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Do nothing too fast

8 May 2014 By Edward Hadas

Central banks in Europe, the United States, the UK and Japan follow different policies – at least to a point. But they share one important trait: a deep reluctance to change course.

On Thursday, the European Central Bank again refused to respond to signs of deflation with any serious stimulus. On the same day, the Bank of England also did nothing, ignoring evidence of housing market froth and solid economic growth.

On Wednesday, Janet Yellen, who chairs the U.S. Federal Reserve, found a new reason – the relatively weak housing market – not to accelerate the slow tightening of monetary policy. Meanwhile, the Bank of Japan is determined to keep its policy stimulative enough to overwhelm any possible slowdown in demand from a higher rate of sales tax.

The bias towards continuity may be partly unconscious. However, monetary authorities can present a good, if somewhat embarrassing, economic argument. The current mix of financial, economic, political and monetary conditions is so fragile that the slightest change could wreak havoc. And no one really understands how one ingredient influences another.

The financial crisis and subsequent deep recession discredited the central banking profession’s last simplistic model. Before then, central bankers talked about a “reaction function” by which a certain change in unemployment or inflation rates would neatly produce a given, and appropriate, shift in policy. In reality, monetary policy is more of a balancing act than a mechanical process.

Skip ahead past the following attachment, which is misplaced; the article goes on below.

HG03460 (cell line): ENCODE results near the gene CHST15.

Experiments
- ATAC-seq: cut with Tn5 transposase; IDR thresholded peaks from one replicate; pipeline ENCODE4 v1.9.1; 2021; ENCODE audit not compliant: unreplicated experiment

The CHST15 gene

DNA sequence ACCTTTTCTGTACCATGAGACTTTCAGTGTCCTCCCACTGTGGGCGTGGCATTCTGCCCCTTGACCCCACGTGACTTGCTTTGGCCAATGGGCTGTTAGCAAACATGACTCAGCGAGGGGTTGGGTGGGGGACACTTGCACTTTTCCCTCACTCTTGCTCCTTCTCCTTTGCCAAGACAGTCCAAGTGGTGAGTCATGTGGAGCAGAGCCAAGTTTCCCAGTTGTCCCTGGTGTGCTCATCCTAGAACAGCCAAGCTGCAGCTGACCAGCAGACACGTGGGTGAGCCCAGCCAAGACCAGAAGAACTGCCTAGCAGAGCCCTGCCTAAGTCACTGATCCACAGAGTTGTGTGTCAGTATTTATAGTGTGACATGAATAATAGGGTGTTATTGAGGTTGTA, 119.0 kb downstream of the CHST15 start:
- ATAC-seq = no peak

All central bankers are worried that the still recovering financial system could buckle if interest rates or monetary policy shift too quickly. Rising valuations for financial assets make everyone nervous, except in Japan, where falling prices are more worrying.

The ECB also has to worry about nationalist German politicians and irrational sovereign debt traders. The Fed, aside from having promised that it won’t tighten policy with any haste at all, has a terrible system of housing finance to consider. For its part, the BoE knows that a housing bust could cause a recession.

Perhaps central bankers would be more daring if they had a model they truly believed in. But they are like hikers lost in a forest at night. While waiting for dawn, it’s usually best to stay put.

 

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